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Home » 2010 - Issue 1, Book & DVDs News, Issue

Book Review - Go West for Parrots! A South American Odyssey

By Marie Stafford

A definite must-read for “parrot lovers”, prospective travelers, and those arm chair travelers who would like to escape and travel vicariously through the author’s descriptive accounts of her South American birding adventures.

Over the past 30 years Rosemary Low has traveled to numerous countries, pursuing her life’s passion for parrots, and appreciation for nature.  Go West for Parrots! is filled with a wealth of information, maps, endangered threat status, and a detailed description of a South American Odyssey.

The stories she relates, and the adventures she encounters searching for parrots, are absolutely intriguing.  You can feel Rosemary’s excitement and fascination as she shares some of her most treasured moments of travel.

As a parrot lover myself, this book truly fulfilled my craving/desire to read and learn more about parrots.

However this book also opened my eyes to admire and value a wider variety of birds.  For example, it’s hard not to share the author’s enthusiasm as she recounts the performance of a male Golden-collared Manakin displaying his courtship dance to gain the attention of a potential mate.  Or the emotional impact the author felt observing the breathtaking beauty of eight to ten Cock of the Rock birds dancing at a lek in Ecuador.  Or even the intense appreciation she feels watching a small hummingbird.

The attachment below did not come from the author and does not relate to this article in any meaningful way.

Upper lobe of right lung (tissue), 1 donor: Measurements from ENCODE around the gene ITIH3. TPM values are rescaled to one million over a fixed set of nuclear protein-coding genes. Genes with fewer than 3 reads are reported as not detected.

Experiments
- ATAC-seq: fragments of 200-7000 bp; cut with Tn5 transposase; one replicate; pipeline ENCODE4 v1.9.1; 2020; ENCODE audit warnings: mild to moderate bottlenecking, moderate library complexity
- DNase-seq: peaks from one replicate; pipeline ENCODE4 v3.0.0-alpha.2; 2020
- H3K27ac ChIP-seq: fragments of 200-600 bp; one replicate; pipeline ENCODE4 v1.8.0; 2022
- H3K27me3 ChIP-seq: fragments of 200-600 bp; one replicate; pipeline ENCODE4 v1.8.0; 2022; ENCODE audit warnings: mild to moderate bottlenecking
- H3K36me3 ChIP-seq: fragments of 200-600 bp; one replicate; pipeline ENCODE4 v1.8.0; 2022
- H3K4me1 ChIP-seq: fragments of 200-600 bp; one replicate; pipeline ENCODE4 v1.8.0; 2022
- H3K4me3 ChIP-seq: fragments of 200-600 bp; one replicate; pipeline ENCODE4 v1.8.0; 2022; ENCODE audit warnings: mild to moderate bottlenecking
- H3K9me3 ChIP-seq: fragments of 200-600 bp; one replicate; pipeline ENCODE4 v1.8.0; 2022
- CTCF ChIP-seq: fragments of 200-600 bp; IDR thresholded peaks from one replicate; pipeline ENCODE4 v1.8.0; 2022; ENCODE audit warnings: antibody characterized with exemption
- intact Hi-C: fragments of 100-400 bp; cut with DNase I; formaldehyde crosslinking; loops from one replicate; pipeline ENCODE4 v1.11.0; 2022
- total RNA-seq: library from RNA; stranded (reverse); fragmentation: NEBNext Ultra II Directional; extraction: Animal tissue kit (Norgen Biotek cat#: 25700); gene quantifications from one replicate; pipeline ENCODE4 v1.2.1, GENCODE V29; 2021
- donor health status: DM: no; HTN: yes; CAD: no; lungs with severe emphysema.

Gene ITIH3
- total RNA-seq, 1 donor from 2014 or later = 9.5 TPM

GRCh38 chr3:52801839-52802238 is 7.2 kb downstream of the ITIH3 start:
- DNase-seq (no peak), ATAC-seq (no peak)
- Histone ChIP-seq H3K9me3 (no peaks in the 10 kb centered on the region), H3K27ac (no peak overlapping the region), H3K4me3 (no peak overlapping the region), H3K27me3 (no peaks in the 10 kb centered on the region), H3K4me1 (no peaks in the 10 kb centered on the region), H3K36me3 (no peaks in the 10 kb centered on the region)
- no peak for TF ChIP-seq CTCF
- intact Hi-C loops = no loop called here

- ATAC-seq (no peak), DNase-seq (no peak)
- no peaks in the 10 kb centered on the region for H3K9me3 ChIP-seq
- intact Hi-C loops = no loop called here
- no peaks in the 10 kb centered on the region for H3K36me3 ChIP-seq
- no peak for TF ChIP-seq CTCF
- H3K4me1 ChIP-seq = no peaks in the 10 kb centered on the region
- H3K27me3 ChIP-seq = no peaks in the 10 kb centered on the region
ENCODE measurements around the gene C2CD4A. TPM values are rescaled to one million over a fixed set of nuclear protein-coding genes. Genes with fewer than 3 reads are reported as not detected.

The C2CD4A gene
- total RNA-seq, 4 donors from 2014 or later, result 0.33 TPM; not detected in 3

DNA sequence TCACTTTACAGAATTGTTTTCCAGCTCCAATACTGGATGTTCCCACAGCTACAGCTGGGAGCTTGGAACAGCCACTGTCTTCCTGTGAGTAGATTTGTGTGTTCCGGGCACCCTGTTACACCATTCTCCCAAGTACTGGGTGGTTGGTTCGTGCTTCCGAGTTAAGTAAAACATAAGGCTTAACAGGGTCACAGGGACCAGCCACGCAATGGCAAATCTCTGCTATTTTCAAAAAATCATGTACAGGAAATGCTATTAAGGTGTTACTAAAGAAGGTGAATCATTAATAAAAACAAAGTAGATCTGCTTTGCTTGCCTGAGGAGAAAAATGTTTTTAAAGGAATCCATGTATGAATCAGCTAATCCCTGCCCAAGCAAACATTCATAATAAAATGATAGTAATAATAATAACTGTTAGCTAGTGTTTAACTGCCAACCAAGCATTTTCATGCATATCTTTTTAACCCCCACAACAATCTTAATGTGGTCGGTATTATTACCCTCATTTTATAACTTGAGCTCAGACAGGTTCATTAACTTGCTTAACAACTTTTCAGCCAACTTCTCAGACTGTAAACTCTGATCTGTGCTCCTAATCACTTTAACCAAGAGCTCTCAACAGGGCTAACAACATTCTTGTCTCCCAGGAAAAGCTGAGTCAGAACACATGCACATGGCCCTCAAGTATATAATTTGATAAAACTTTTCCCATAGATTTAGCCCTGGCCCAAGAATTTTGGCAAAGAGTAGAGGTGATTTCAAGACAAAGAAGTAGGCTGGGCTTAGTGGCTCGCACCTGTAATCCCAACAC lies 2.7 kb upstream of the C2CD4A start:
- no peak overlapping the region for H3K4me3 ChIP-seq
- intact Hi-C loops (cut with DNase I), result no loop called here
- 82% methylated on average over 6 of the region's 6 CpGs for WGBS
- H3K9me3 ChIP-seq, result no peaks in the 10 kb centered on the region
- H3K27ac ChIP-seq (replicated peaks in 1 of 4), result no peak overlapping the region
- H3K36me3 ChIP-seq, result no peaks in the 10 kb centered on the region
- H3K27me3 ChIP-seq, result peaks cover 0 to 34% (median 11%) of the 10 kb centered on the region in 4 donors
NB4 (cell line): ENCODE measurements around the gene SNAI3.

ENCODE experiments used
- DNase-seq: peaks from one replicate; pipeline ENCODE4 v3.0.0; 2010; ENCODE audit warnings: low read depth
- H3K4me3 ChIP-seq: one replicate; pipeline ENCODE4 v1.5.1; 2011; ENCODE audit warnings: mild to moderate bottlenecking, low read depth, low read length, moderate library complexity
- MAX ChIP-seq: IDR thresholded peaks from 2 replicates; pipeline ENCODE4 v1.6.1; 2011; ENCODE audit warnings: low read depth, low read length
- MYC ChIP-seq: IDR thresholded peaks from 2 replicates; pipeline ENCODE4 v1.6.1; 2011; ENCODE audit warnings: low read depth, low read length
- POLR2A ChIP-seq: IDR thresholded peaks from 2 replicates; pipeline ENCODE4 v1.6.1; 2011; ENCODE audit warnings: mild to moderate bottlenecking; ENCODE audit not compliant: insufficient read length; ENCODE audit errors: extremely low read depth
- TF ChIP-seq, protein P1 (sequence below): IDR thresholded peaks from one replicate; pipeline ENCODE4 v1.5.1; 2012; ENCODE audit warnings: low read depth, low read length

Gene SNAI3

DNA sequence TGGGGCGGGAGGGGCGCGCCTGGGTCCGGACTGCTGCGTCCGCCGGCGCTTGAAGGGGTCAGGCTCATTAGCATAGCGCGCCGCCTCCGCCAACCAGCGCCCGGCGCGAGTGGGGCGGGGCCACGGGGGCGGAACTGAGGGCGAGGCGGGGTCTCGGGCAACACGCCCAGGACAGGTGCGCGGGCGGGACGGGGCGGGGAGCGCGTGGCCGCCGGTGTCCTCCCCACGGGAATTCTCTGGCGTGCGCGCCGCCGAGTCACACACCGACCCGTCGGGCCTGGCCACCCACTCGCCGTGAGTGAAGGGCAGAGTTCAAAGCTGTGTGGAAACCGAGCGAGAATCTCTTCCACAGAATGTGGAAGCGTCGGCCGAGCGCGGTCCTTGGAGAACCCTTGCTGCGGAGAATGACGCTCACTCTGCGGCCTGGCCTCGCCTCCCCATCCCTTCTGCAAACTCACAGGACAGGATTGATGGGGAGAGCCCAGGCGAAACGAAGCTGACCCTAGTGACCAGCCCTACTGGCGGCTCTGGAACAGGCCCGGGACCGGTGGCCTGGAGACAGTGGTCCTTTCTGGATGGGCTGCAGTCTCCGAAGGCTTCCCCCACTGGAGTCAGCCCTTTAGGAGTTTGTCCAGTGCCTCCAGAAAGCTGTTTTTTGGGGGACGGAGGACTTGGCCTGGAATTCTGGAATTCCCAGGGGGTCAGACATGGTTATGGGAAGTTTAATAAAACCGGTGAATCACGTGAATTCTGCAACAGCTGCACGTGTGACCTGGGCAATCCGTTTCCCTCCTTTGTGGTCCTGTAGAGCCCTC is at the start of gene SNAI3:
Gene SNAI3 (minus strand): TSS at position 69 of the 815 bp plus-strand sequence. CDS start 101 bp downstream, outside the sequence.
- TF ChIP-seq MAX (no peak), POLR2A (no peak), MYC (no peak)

The book lists helpful travel tips and updates of the advances and accomplishments of how conservation projects have helped parrots live longer, better lives in the wild.

Two Green-winged Macaws defend their valuable nesting cavity in a dead palm tree from a pair of Hyacinth Macaws attempting to steal it. Suitable nesting cavities are rare, and competition between macaws often occurs. The winners can then successfully breed for that season to produce offspring. Photo © M Stafford

From land purchases and creating Natural Park Reserves to protect habitat and safeguard the parrots;  to reintroductions of Scarlet Macaws in Costa Rica by Amigos de los Avas;  the reintroduction of Blue & Gold Macaws by Bernadette Plair in Trinidad;  to placing artificial nest boxes for the Critically Endangered Blue-throated Macaw in Bolivia.  Gladly over the years we have watched the population of Hyacinth Macaws multiply, due to the efforts of Biologist Dr Neiva Guedes, founder of Projecto Ara Azul.